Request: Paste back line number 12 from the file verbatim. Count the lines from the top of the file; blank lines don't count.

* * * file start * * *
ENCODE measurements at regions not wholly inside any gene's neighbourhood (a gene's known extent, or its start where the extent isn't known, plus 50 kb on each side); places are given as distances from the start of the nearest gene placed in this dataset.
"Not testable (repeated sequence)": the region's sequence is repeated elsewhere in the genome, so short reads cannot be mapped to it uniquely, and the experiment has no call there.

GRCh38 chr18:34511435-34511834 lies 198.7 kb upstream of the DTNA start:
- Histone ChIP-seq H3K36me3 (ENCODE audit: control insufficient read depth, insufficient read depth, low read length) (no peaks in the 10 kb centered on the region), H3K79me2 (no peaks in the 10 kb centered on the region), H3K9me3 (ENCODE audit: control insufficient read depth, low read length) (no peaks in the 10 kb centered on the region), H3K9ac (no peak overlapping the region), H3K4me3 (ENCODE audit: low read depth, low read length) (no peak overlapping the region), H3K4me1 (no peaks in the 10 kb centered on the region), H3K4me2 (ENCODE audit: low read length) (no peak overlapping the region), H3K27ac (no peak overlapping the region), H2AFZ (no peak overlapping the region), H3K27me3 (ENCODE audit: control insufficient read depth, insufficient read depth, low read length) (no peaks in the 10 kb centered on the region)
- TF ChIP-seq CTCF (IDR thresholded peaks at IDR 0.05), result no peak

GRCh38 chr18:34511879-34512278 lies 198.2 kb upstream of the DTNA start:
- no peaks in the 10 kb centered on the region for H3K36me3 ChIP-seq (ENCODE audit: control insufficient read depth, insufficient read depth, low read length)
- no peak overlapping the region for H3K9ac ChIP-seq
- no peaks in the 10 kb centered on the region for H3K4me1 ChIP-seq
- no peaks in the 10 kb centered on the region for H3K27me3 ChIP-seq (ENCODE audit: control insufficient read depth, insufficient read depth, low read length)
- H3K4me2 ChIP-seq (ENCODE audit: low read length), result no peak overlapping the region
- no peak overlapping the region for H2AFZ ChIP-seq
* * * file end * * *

- no peak overlapping the region for H2AFZ ChIP-seq